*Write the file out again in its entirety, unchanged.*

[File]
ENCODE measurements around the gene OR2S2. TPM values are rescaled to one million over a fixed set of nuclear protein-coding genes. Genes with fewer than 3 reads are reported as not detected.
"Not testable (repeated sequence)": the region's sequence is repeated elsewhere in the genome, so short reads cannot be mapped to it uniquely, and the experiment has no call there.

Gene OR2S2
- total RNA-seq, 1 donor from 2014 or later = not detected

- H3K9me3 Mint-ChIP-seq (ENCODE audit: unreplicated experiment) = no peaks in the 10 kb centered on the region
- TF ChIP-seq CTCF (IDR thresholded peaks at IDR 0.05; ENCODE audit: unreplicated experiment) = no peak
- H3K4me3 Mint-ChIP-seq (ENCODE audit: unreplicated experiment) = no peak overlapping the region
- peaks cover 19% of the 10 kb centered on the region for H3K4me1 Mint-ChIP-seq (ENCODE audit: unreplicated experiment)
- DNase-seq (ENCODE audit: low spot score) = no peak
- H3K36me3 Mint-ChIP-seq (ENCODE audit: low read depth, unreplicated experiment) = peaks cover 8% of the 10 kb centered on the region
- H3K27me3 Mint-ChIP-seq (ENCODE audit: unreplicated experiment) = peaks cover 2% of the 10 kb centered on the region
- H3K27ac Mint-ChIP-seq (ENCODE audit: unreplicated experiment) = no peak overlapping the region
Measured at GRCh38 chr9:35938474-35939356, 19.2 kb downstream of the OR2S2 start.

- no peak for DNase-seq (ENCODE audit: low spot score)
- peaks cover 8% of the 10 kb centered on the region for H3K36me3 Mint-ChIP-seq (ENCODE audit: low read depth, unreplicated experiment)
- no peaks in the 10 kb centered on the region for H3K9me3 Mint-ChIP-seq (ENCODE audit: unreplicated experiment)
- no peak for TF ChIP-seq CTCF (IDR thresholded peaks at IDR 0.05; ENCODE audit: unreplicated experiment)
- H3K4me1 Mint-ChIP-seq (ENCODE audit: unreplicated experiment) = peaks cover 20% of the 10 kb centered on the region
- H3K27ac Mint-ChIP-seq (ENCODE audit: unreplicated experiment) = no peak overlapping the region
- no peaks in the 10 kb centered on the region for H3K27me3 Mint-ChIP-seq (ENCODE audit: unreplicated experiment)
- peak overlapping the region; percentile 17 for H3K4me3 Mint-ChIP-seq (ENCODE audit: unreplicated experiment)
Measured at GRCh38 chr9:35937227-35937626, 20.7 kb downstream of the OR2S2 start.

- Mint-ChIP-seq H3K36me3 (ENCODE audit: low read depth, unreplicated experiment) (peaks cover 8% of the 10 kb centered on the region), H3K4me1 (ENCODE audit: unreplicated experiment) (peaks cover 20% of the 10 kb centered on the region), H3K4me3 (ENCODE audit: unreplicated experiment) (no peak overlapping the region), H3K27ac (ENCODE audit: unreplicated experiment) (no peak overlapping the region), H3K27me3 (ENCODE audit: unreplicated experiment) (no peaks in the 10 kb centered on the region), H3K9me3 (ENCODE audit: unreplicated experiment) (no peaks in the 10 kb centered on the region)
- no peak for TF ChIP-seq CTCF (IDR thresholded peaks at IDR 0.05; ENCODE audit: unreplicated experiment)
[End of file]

ENCODE measurements around the gene OR2S2. TPM values are rescaled to one million over a fixed set of nuclear protein-coding genes. Genes with fewer than 3 reads are reported as not detected.
"Not testable (repeated sequence)": the region's sequence is repeated elsewhere in the genome, so short reads cannot be mapped to it uniquely, and the experiment has no call there.

Gene OR2S2
- total RNA-seq, 1 donor from 2014 or later = not detected

- H3K9me3 Mint-ChIP-seq (ENCODE audit: unreplicated experiment) = no peaks in the 10 kb centered on the region
- TF ChIP-seq CTCF (IDR thresholded peaks at IDR 0.05; ENCODE audit: unreplicated experiment) = no peak
- H3K4me3 Mint-ChIP-seq (ENCODE audit: unreplicated experiment) = no peak overlapping the region
- peaks cover 19% of the 10 kb centered on the region for H3K4me1 Mint-ChIP-seq (ENCODE audit: unreplicated experiment)
- DNase-seq (ENCODE audit: low spot score) = no peak
- H3K36me3 Mint-ChIP-seq (ENCODE audit: low read depth, unreplicated experiment) = peaks cover 8% of the 10 kb centered on the region
- H3K27me3 Mint-ChIP-seq (ENCODE audit: unreplicated experiment) = peaks cover 2% of the 10 kb centered on the region
- H3K27ac Mint-ChIP-seq (ENCODE audit: unreplicated experiment) = no peak overlapping the region
Measured at GRCh38 chr9:35938474-35939356, 19.2 kb downstream of the OR2S2 start.

- no peak for DNase-seq (ENCODE audit: low spot score)
- peaks cover 8% of the 10 kb centered on the region for H3K36me3 Mint-ChIP-seq (ENCODE audit: low read depth, unreplicated experiment)
- no peaks in the 10 kb centered on the region for H3K9me3 Mint-ChIP-seq (ENCODE audit: unreplicated experiment)
- no peak for TF ChIP-seq CTCF (IDR thresholded peaks at IDR 0.05; ENCODE audit: unreplicated experiment)
- H3K4me1 Mint-ChIP-seq (ENCODE audit: unreplicated experiment) = peaks cover 20% of the 10 kb centered on the region
- H3K27ac Mint-ChIP-seq (ENCODE audit: unreplicated experiment) = no peak overlapping the region
- no peaks in the 10 kb centered on the region for H3K27me3 Mint-ChIP-seq (ENCODE audit: unreplicated experiment)
- peak overlapping the region; percentile 17 for H3K4me3 Mint-ChIP-seq (ENCODE audit: unreplicated experiment)
Measured at GRCh38 chr9:35937227-35937626, 20.7 kb downstream of the OR2S2 start.

- Mint-ChIP-seq H3K36me3 (ENCODE audit: low read depth, unreplicated experiment) (peaks cover 8% of the 10 kb centered on the region), H3K4me1 (ENCODE audit: unreplicated experiment) (peaks cover 20% of the 10 kb centered on the region), H3K4me3 (ENCODE audit: unreplicated experiment) (no peak overlapping the region), H3K27ac (ENCODE audit: unreplicated experiment) (no peak overlapping the region), H3K27me3 (ENCODE audit: unreplicated experiment) (no peaks in the 10 kb centered on the region), H3K9me3 (ENCODE audit: unreplicated experiment) (no peaks in the 10 kb centered on the region)
- no peak for TF ChIP-seq CTCF (IDR thresholded peaks at IDR 0.05; ENCODE audit: unreplicated experiment)